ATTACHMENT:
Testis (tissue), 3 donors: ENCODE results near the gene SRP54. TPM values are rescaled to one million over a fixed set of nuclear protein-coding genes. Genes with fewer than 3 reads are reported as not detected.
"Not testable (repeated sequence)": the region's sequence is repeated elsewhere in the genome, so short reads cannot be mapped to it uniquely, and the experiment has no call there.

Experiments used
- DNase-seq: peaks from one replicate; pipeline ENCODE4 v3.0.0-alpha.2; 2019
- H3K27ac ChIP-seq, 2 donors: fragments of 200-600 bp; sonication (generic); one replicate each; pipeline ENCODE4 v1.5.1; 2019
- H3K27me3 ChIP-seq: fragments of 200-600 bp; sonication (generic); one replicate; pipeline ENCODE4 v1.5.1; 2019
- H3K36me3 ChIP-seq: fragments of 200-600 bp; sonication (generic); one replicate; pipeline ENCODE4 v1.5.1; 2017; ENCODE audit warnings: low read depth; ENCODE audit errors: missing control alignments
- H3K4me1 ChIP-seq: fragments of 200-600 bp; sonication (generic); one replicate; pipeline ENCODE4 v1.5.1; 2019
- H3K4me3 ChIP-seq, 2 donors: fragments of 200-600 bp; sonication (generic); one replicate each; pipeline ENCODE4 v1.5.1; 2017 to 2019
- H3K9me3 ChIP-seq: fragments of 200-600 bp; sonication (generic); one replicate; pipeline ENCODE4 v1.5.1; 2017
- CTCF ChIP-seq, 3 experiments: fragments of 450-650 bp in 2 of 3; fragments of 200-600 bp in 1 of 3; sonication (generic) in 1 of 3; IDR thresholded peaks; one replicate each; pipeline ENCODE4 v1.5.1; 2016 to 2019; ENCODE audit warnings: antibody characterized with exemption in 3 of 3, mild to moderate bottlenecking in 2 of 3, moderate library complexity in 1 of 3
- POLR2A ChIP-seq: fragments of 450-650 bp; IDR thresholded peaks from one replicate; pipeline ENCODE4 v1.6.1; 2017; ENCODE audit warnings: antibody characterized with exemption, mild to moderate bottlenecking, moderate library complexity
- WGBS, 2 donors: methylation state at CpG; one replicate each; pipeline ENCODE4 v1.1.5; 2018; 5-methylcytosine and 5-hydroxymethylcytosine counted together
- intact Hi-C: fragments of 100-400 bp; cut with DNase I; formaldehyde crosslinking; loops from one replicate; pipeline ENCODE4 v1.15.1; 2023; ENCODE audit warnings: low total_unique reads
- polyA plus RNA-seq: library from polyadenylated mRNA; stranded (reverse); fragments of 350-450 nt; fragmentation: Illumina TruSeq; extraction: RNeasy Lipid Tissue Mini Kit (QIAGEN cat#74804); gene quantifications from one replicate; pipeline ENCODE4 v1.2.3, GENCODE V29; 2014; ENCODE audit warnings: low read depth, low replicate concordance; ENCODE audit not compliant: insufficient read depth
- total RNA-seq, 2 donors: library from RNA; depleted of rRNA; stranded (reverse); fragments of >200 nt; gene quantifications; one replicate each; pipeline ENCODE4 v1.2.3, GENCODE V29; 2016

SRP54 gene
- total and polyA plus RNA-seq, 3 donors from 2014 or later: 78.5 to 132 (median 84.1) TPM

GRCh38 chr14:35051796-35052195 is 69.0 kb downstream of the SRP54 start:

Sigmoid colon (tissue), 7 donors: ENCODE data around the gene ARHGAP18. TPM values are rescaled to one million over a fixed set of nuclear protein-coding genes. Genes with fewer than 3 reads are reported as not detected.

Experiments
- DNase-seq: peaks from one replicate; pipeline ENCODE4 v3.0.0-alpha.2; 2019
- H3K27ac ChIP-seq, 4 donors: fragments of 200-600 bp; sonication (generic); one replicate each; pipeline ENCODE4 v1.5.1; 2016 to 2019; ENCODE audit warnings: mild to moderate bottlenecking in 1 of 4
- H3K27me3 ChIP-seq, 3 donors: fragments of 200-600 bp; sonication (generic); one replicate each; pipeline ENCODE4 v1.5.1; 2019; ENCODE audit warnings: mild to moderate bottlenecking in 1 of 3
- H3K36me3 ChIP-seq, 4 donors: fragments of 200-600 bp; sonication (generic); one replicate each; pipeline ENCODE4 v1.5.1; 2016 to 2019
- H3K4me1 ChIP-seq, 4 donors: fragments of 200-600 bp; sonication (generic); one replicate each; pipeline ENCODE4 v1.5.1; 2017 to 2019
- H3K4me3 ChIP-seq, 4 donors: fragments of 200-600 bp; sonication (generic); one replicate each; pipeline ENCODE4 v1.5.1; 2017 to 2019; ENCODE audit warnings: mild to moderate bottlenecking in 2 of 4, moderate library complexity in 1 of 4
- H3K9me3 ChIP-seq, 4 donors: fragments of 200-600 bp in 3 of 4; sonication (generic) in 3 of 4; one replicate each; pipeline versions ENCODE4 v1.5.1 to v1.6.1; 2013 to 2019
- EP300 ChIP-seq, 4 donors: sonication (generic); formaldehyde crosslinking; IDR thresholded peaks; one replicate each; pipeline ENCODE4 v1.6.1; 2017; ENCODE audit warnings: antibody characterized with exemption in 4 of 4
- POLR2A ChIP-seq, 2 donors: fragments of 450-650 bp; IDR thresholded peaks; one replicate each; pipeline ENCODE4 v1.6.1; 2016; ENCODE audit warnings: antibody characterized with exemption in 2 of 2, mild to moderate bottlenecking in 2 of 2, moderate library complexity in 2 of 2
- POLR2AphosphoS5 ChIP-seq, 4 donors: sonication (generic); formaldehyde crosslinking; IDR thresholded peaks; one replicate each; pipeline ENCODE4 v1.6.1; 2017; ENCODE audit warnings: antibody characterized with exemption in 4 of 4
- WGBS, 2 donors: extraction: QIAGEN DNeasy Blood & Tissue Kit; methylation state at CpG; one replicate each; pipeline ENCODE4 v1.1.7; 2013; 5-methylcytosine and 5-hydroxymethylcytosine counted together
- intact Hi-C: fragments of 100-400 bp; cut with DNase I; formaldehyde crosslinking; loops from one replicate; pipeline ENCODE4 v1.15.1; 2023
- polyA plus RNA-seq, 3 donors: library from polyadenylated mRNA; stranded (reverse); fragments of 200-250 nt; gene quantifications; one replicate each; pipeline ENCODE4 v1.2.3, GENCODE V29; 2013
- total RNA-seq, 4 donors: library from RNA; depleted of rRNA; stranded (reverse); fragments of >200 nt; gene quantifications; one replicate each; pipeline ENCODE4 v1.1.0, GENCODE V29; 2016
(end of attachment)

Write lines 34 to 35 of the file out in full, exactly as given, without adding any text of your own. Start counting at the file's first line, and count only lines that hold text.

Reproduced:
- polyA plus RNA-seq, 3 donors: library from polyadenylated mRNA; stranded (reverse); fragments of 200-250 nt; gene quantifications; one replicate each; pipeline ENCODE4 v1.2.3, GENCODE V29; 2013
- total RNA-seq, 4 donors: library from RNA; depleted of rRNA; stranded (reverse); fragments of >200 nt; gene quantifications; one replicate each; pipeline ENCODE4 v1.1.0, GENCODE V29; 2016